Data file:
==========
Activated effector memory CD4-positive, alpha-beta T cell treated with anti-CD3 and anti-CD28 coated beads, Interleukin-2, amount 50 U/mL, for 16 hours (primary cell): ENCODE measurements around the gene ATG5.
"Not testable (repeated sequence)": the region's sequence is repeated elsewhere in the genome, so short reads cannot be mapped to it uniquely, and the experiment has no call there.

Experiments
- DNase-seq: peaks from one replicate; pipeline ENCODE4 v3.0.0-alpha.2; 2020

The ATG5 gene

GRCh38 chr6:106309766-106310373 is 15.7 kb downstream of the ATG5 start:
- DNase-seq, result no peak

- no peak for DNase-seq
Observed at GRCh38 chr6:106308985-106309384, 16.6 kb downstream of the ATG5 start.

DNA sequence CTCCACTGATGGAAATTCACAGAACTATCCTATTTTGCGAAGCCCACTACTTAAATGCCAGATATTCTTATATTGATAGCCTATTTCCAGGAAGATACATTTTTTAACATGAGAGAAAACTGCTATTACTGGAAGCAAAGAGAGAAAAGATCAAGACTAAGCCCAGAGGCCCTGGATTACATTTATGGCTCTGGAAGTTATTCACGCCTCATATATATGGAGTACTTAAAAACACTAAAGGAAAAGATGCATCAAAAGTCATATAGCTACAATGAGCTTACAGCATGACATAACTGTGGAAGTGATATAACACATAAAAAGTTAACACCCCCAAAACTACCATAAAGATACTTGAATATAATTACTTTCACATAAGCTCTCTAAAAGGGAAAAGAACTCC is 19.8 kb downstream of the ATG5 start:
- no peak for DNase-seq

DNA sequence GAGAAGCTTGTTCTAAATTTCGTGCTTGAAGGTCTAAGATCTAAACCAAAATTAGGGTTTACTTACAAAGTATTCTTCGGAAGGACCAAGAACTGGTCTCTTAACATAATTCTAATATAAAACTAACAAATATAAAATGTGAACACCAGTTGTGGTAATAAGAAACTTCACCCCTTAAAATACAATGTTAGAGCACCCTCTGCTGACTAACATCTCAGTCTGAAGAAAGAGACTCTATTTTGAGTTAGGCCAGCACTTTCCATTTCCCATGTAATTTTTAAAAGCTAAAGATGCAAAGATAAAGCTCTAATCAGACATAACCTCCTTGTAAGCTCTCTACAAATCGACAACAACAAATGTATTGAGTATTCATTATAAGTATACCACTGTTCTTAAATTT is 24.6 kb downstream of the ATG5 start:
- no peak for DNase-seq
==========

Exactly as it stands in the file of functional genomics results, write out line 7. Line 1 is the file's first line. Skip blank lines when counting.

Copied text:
- DNase-seq, result no peak